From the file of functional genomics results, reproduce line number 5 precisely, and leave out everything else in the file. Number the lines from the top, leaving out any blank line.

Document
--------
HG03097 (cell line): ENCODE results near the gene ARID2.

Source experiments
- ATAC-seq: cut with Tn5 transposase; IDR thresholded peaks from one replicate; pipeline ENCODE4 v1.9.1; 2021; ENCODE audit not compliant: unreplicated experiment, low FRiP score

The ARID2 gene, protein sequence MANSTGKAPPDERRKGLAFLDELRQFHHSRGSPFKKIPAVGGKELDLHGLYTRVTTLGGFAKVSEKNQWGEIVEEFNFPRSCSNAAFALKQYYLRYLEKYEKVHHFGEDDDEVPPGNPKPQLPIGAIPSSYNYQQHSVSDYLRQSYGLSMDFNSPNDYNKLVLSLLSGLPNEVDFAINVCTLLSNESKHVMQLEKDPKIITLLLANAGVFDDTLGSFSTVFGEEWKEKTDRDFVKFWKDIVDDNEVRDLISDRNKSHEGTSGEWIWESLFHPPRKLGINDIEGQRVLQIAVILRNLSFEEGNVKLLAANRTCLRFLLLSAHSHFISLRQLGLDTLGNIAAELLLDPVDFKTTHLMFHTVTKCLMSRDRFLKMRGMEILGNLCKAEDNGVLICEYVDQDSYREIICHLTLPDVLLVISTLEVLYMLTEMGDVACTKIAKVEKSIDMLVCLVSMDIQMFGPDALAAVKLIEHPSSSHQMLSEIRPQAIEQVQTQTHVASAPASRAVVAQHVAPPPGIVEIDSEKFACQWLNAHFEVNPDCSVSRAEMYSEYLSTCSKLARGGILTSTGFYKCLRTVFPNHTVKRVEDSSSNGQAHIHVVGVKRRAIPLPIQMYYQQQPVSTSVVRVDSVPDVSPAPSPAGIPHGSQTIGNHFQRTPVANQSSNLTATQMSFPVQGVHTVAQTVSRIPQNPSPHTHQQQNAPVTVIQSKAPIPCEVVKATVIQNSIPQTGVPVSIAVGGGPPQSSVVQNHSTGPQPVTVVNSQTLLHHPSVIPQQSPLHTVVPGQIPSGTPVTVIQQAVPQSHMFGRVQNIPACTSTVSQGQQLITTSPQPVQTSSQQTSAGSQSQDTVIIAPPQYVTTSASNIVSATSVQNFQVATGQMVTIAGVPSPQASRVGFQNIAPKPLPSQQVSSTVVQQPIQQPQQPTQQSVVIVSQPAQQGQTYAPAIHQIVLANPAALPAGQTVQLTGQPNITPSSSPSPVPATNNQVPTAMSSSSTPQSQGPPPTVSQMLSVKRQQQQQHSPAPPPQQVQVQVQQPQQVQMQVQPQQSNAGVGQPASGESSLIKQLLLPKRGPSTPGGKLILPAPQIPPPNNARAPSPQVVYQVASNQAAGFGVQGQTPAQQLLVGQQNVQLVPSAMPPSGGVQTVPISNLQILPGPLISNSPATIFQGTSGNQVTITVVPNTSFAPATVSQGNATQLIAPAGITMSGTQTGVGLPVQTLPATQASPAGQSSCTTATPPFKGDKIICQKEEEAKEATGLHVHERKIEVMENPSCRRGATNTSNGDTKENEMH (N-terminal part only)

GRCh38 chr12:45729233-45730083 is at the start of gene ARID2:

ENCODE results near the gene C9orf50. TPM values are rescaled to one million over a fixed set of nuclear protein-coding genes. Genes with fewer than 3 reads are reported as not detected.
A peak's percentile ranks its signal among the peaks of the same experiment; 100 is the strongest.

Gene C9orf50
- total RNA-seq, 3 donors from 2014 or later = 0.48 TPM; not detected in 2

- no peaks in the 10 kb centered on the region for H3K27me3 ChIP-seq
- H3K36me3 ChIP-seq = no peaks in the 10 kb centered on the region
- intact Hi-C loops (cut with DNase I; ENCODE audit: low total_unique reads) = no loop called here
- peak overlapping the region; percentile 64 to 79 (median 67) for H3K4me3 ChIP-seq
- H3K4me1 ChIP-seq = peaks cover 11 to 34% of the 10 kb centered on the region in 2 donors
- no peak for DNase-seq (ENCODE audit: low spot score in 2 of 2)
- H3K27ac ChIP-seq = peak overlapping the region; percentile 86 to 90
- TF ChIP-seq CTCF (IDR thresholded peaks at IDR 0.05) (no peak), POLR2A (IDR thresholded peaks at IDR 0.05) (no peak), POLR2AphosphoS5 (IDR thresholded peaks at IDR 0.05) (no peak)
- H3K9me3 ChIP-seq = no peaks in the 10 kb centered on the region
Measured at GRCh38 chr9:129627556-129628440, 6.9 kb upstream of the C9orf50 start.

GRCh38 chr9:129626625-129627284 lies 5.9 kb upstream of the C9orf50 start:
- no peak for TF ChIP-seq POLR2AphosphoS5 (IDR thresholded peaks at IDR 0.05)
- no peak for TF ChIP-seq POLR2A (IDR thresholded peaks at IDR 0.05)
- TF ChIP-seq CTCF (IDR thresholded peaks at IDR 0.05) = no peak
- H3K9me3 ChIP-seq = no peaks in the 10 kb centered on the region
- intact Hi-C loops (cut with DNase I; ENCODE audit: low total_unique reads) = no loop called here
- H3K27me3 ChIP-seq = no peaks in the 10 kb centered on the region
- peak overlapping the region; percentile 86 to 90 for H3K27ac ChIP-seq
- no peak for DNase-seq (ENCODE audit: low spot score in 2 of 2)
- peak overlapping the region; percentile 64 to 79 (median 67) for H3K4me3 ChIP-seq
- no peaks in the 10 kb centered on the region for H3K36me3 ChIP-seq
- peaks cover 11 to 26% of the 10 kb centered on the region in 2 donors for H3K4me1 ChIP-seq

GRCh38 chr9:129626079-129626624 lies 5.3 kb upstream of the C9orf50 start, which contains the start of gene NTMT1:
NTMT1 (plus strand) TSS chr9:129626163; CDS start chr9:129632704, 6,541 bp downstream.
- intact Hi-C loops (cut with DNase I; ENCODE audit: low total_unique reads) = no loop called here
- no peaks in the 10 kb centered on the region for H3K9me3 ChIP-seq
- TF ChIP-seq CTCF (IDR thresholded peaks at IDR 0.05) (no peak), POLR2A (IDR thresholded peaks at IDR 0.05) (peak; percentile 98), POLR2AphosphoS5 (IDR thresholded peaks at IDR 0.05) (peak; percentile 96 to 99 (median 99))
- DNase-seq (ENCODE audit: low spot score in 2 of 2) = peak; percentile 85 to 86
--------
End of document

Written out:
GRCh38 chr12:45729233-45730083 is at the start of gene ARID2: